by Kilian Melloy

EDGE Staff Reporter

Friday February 8, 2019


"Untogether" starts out as one of those glossy, yet acerbic, rom-coms in which at least one pair of lovers do a reluctant mating dance but are so attractive and talented that they just can't help it in the end: They're in love, they're going to have to admit to it, and they're going to have to end up together.

In this case the central pairing is between Nick (Jamie Dornan), a surgeon and celebrated memoirist whose book about a tragic love affair has become a runaway bestseller, and Andrea (Jemima Kirke), an honest to god novelist and recovering addict. Thiers is a charged and uneasy relationship from the start: "Can I come on your face?" he asks; "Not until I've met your mother," she responds.

Nick is the sort of womanizer who lists prospects and conquests according to name-free notations ("Architect Girl," "Short brunette") but before you know it he's fully engaged in those rite-of-passage activities that every free-range corndog has to go through in his transformation to devoted mate: Namely, deleting numbers from his contacts and snipping off locks of Andrea's hair while she sleeps. For her part, Andrea has stolen one of his expensive shirts to use as a nightgown.

It almost feels like Nicole Holofcener is refashioning some of the tropes she so successfully explored in "Enough Said," and going for a darker edge, especially when Andrea's sister Tara (Lola Kirke) begins to draw away from her ex-rocker-cum-painter boyfriend Martin (Ben Mendelsohn) and develop a crush on a social justice crusader and rabbi named David (Billy Crystal) — whom she meets, by the way, while giving him a facial at a spa. Novelists, painters, aestheticians... welcome to a version of Los Angeles where talented people carom off each other with showers of melancholic angst and live in upscale houses (or chic tree houses, which is, of course, upscale in its own way).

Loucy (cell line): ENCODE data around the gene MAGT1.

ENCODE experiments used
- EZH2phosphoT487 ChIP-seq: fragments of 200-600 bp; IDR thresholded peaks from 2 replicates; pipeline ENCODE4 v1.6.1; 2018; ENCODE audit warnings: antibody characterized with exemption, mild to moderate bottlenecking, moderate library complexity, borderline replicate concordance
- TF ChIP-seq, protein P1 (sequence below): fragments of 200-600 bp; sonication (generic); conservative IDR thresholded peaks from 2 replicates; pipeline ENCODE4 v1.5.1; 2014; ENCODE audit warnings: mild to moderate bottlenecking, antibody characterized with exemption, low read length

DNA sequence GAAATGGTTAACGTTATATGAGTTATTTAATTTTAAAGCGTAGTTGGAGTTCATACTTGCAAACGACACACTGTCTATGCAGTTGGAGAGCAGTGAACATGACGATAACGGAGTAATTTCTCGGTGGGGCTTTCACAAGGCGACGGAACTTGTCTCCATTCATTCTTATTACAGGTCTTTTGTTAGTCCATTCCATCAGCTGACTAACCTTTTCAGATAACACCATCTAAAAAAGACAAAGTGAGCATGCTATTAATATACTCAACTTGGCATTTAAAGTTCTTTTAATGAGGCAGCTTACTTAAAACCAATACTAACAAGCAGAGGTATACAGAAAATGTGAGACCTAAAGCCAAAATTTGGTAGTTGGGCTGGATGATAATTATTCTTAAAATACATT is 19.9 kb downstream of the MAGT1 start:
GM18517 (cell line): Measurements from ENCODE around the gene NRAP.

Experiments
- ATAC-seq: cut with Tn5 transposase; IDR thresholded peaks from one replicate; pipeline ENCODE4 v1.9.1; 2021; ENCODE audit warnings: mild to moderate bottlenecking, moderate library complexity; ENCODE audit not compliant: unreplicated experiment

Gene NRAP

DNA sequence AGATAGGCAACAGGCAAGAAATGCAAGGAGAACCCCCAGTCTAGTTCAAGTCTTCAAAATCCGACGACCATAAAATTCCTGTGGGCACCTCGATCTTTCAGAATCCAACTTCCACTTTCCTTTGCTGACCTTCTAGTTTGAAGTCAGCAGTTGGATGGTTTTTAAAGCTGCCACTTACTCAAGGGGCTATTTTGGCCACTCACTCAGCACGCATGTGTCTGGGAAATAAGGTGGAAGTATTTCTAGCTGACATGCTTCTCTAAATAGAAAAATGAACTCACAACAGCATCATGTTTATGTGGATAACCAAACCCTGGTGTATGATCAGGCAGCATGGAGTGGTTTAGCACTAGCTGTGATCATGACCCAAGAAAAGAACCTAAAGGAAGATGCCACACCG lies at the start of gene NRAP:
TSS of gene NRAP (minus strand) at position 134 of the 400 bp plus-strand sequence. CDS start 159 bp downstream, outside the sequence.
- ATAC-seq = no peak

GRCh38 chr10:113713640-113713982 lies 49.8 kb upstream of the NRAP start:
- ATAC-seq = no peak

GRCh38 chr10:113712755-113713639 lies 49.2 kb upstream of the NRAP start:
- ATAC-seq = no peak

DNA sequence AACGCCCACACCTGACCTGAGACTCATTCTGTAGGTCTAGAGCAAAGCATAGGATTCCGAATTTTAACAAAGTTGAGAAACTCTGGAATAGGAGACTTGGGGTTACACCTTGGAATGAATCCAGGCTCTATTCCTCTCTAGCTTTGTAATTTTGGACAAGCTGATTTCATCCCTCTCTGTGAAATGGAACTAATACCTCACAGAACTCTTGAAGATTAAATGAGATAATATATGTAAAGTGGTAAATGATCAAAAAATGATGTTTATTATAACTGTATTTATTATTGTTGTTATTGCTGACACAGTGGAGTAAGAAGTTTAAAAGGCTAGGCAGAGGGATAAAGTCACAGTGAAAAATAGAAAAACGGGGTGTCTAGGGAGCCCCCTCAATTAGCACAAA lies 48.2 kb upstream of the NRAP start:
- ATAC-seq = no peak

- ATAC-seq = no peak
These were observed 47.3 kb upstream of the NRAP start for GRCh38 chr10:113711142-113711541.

But the writer-director of this film turns out to be Emma Forrest, and in this, her feature debut, her grasp on the material proves unsteady. The film's tone and focus wavers constantly, and when, here and there, the movie takes on a literary glimmer it's soon undone. The metaphorical possibilities of a housecat requiring an "emergency sex change" feel immanent, and yet unfulfilled; the repetitions of REM's "Shiny Happy People" start off feeling cheekily apt, but then turn grating and more than a little self-consciously ironic. Scratch this little crowd and under the thin layer of gild they turn out to be scuffed and quirky people.

Fair enough, but they also lose their charm. Even that would serve the movie if it were to hold a steadier course toward grim comedy, but half-hearted happy endings all around take the wind out of the film's sails.

Kilian Melloy serves as EDGE Media Network's Associate Arts Editor and Staff Contributor. His professional memberships include the National Lesbian & Gay Journalists Association, the Boston Online Film Critics Association, The Gay and Lesbian Entertainment Critics Association, and the Boston Theater Critics Association's Elliot Norton Awards Committee.